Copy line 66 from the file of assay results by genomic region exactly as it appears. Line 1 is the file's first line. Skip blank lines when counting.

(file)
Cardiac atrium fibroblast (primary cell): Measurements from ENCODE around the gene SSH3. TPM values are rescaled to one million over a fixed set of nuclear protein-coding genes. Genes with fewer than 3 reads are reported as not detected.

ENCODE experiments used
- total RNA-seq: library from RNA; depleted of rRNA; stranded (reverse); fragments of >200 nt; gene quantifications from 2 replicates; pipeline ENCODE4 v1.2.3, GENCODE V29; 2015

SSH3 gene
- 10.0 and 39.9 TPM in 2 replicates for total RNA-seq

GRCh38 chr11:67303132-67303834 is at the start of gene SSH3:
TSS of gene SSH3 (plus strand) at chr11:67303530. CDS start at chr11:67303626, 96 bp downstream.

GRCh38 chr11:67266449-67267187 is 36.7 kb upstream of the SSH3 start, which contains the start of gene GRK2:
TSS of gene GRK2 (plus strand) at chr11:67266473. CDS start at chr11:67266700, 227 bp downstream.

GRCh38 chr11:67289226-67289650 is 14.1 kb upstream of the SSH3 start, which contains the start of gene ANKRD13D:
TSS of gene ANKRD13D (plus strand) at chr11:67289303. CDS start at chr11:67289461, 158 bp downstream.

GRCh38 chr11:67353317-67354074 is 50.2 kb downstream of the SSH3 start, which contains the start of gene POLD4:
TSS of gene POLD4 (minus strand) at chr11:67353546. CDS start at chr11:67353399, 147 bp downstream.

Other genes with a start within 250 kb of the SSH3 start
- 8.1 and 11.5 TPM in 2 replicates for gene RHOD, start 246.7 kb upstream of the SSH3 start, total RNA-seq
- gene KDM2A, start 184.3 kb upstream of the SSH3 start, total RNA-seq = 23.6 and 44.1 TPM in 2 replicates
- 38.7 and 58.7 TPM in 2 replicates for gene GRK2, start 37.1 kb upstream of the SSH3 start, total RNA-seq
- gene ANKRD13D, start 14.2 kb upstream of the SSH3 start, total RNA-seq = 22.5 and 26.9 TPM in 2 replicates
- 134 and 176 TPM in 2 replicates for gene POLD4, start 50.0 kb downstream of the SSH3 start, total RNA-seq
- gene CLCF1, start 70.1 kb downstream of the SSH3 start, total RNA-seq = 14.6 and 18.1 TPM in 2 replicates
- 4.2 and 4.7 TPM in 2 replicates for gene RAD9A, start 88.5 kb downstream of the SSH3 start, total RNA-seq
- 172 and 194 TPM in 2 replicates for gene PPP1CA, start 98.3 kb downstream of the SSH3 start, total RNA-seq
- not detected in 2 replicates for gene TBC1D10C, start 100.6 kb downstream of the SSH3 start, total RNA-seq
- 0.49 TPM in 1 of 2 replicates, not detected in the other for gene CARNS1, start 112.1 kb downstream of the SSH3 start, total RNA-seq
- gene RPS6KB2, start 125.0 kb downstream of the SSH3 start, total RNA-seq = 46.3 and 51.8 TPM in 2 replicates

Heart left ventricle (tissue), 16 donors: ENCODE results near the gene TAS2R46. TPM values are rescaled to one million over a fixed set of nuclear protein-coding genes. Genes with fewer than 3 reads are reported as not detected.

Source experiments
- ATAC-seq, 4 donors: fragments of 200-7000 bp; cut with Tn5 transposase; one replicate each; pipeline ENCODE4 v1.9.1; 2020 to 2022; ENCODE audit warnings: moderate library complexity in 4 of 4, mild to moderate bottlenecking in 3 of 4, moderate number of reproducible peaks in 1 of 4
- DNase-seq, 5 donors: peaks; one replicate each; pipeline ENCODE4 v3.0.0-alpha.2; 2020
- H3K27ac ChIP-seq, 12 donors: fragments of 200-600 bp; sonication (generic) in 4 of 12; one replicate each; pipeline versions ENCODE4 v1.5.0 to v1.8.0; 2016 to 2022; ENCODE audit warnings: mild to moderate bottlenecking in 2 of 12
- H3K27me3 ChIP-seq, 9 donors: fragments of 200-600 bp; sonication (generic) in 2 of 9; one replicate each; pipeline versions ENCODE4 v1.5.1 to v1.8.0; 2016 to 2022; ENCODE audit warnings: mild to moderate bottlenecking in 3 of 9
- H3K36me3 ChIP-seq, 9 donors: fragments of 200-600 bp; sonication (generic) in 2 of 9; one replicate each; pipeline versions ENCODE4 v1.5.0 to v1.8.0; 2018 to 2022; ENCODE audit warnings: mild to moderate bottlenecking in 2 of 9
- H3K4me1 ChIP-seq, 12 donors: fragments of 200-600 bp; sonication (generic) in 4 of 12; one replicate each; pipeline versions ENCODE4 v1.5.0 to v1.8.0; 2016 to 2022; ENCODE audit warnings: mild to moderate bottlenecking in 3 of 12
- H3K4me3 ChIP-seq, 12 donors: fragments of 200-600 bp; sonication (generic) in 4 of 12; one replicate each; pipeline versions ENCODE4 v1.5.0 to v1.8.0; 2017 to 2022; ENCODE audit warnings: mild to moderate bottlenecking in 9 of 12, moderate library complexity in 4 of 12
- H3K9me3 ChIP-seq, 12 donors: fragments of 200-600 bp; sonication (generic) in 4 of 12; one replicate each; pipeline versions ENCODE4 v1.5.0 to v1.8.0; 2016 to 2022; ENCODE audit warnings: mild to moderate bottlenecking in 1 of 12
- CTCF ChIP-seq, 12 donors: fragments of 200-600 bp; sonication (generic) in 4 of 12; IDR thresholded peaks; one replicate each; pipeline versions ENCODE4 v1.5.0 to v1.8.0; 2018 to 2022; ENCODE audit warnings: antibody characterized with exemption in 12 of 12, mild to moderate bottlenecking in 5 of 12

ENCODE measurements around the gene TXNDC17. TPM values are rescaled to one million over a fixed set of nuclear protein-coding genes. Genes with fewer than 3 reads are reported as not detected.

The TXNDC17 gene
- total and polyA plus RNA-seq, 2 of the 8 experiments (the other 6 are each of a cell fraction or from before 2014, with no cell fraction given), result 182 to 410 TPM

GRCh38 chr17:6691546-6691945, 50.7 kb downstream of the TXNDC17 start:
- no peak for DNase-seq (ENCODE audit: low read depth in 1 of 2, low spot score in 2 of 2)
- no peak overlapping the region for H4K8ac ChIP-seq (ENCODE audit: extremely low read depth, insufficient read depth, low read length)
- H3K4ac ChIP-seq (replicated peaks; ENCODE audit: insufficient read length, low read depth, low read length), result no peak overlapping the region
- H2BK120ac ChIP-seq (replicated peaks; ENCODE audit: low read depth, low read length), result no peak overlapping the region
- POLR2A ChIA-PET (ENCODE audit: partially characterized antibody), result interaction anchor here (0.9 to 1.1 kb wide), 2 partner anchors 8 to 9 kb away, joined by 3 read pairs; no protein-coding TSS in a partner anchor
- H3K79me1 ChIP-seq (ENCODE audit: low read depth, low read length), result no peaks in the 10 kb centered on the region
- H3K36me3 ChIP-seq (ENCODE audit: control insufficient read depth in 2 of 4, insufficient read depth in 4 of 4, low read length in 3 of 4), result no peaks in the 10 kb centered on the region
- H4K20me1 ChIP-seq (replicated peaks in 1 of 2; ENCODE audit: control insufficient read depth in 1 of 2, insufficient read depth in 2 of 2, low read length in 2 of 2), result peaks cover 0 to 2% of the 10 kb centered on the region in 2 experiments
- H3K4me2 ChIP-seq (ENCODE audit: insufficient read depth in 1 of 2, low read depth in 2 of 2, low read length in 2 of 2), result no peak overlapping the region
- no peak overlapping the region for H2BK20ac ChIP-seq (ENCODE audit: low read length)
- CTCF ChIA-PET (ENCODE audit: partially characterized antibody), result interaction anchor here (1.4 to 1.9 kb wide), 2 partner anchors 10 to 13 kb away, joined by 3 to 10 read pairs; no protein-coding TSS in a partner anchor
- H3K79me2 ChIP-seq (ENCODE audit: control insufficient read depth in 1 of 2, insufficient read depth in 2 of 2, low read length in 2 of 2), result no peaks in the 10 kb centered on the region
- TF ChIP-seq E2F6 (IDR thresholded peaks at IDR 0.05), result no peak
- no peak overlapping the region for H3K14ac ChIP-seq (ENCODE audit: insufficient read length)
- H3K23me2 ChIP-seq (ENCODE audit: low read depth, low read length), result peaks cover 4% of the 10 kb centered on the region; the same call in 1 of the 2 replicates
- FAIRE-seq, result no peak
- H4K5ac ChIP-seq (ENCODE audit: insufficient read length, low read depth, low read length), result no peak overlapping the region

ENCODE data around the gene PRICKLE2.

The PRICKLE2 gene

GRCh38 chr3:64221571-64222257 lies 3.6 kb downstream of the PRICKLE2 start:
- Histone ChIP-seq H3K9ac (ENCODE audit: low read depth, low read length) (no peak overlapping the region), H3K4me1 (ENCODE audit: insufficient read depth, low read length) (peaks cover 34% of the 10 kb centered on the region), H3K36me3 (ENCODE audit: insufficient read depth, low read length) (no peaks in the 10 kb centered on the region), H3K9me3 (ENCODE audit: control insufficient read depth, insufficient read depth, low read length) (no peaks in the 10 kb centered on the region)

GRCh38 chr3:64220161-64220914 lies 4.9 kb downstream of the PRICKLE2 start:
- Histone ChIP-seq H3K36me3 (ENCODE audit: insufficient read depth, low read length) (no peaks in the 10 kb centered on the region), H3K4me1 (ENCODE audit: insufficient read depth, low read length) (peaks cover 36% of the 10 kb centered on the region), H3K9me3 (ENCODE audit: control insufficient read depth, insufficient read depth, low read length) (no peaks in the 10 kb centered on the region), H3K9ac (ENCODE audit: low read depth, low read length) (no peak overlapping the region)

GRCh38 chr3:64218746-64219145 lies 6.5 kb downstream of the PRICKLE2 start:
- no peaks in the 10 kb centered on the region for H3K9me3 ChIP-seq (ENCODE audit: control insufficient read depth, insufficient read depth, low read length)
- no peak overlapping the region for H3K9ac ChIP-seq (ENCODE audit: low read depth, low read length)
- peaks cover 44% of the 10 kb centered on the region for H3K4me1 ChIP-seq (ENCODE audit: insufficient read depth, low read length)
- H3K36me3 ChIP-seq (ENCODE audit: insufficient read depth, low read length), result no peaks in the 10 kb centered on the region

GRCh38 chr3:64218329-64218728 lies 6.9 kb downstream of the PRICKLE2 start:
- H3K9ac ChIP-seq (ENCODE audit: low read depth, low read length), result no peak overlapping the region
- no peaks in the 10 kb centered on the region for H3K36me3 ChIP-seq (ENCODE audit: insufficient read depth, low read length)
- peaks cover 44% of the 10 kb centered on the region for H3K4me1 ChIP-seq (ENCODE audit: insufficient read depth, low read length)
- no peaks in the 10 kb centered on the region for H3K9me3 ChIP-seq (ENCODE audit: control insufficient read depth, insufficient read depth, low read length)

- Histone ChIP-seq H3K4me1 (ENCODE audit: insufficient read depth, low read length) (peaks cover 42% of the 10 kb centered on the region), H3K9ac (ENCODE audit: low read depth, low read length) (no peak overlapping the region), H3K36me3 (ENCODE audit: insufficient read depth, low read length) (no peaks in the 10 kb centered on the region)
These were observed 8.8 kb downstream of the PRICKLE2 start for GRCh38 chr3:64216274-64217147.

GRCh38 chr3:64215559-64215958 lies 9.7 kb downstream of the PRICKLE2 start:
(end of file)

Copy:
- no peak overlapping the region for H3K9ac ChIP-seq (ENCODE audit: low read depth, low read length)